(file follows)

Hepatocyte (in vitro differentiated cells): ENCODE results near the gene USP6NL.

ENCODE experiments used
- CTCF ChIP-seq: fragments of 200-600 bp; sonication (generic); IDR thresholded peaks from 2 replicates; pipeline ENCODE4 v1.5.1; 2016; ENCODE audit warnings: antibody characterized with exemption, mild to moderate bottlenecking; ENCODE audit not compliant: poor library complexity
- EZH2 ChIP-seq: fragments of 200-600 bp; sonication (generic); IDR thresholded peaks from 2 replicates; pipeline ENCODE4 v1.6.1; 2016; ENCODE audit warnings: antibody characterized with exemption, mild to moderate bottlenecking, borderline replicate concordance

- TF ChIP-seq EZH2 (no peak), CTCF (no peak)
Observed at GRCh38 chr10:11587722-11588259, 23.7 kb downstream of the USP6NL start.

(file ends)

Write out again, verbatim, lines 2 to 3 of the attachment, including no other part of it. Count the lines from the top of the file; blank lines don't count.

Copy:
ENCODE experiments used
- CTCF ChIP-seq: fragments of 200-600 bp; sonication (generic); IDR thresholded peaks from 2 replicates; pipeline ENCODE4 v1.5.1; 2016; ENCODE audit warnings: antibody characterized with exemption, mild to moderate bottlenecking; ENCODE audit not compliant: poor library complexity